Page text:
Second Chance: The Human-Animal Bond Service Learning Project
Dear Pet Column,
We are a group of Telluride Middle School students who have chosen Second Chance as the nonprofit organization we want to support through our service learning project. We really connect to the part of your mission that promotes the human-animal bond and wrote this essay about that. – Friends of Second Chance Humane Society.
The bond between humans and animals is a strong, unique connection that is unlike any other. When a human chooses an animal for their pet, they are receiving a new member of their family. To retain this bond, each party must work hard to maintain a symbiotic relationship. A dog’s warm, exuberant energy may be sharply juxtaposed with a cat’s serene and composed aura, but they both come into our lives with hearts open to love.
Studies show that animals can dissolve tension and improve mood. In fact, many dogs have a calming effect that helps humans cope with difficult times and difficult phases in their lives. But dogs aren’t the only animal that share such a strong bond. One particular study shows that cats are just as close to humans as canines are. When introduced to new items or experiences, a cat would look to the owner to discover how to deal or feel. If the owner was surprised, the cat would be surprised. If the owner was afraid, the cat would be afraid. And if the owner was nonchalant about it, then the cat would react the same way.
This example clearly shows the strength of the animal and humans bond. Supporting our local Second Chance Humane Society is important to keep the human and animal connection thriving in our community. So stop by the Second Chance Humane Society in Ridgway to find your new furry friend and create a lasting bond that you will treasure forever.
Your essay so fully captures the essence of paradigm shift that Second Chance is working to create – that the limits of the human-animal bond have yet to be discovered and that each party benefits far beyond what we can imagine from this magical interdependent relationship. Thank you for already understanding this at such a young age and for championing this truth as part of your service learning project. Your heartfelt feelings give me great hope for your generation and those that follow…
My name is Todd Two (not to be mistaken with Big Head Todd who was recently adopted). I am a super sweet-natured Black Lab who has recently become homeless after 12 years of living in the same family since puppyhood. Needless to say, I fully embrace the wisdom of your essay and appreciate it dearly…thanks Friends of Second Chance!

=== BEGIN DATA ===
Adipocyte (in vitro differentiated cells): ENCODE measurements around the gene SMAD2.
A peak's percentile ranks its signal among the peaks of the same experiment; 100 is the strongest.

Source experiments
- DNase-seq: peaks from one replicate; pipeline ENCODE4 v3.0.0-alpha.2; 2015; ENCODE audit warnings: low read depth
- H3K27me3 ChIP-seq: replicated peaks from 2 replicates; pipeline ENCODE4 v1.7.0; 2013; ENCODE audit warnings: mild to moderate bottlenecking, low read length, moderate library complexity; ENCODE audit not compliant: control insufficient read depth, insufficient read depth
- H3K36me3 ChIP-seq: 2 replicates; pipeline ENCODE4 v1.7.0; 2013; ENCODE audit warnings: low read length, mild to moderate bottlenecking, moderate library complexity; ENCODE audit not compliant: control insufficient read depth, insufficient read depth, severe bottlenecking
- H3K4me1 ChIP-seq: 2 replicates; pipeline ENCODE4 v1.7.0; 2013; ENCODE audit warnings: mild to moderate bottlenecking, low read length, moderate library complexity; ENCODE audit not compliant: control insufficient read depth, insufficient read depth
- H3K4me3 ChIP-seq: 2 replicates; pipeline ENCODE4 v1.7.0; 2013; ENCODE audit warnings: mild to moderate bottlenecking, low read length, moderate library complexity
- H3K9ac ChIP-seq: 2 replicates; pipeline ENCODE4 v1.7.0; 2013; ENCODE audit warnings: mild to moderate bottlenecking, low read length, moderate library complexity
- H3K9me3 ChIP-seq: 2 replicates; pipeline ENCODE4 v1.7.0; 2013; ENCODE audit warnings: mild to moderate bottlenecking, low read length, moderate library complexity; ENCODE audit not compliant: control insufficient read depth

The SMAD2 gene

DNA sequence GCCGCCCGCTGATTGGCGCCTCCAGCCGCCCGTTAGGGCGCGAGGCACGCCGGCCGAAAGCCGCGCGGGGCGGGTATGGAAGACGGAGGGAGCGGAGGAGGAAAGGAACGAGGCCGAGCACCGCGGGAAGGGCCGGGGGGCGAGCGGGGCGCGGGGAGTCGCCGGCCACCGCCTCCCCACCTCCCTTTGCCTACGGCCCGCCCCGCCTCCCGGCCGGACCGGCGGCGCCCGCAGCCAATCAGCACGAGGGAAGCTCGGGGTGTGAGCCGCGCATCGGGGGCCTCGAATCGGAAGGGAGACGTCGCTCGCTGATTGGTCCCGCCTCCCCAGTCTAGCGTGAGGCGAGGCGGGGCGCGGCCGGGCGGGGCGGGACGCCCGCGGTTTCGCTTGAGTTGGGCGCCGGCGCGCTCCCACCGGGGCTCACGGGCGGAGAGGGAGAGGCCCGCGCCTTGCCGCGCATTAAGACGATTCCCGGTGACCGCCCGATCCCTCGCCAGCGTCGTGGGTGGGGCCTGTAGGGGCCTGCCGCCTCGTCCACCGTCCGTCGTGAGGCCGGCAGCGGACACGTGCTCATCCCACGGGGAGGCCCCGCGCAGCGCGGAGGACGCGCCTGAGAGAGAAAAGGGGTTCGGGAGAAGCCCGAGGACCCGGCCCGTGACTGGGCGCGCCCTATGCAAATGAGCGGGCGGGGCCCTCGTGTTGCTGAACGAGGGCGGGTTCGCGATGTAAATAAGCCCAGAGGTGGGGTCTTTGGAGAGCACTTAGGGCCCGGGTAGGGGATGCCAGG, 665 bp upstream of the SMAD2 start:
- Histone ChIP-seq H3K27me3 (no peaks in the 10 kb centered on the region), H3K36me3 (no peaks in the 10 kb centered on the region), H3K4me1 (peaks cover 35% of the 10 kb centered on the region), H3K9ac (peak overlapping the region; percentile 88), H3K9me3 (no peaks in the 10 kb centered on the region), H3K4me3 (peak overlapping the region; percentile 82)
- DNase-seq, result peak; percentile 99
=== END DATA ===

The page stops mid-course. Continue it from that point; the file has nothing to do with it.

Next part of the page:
You can also meet my feline friend Houdini, who lived outside the shelter after escaping from the person who was bringing him in. Due to his outgoing nature, he decided after a week that he preferred the company of people and regular feedings and missed being inside – so he is now living at the Shelter waiting for his new family to magically appear.
Editor’s note: It’s no secret. The Telluride region is dog heaven. Well, pet heaven. Unless you are one of our furry friends who gets caught in the maw of neglect and abuse. Then heaven is on hold until Second Chance Humane Society comes to the rescue. Second Chance is the region’s nonprofit dedicated to saving animals’ lives and promoting responsible pet parenting and human-animal bond. In her weekly blog, executive director Kelly Goodin profiles at least one, generally two of the many animals now living at the no-kill shelter, Angel Ridge Shelter, a dog and a cat, hoping to find them loving permanent homes. The column is sponsored by Ted Hoff of Cottonwood Ranch & Kennel, who from time to time exercises his skills as a dog whisperer, partnering with Kelly and her staff to help train a particularly challenging animal.
By the by, there is no better place to park your pup than Cottonwood whenever you head out of town (for locals) or are heading to town and staying somewhere that does not allow pets. Consider joining Ted’s Very Important Dog (VID) Club for added benies. (Details on Ted’s website.)
Second Chance Humane Society Animal Resource Center and Thrift Shop are both located in Ridgway, but service San Miguel, Ouray & Montrose Counties. Call the SCHS Helpline at 626-2273 to report a lost pet, learn about adopting a homeless pet, or about the SCHS Spay/Neuter, Volunteer, Feral Cat, or other Programs. View the shelter pets and services online: www.adoptmountainpets.org
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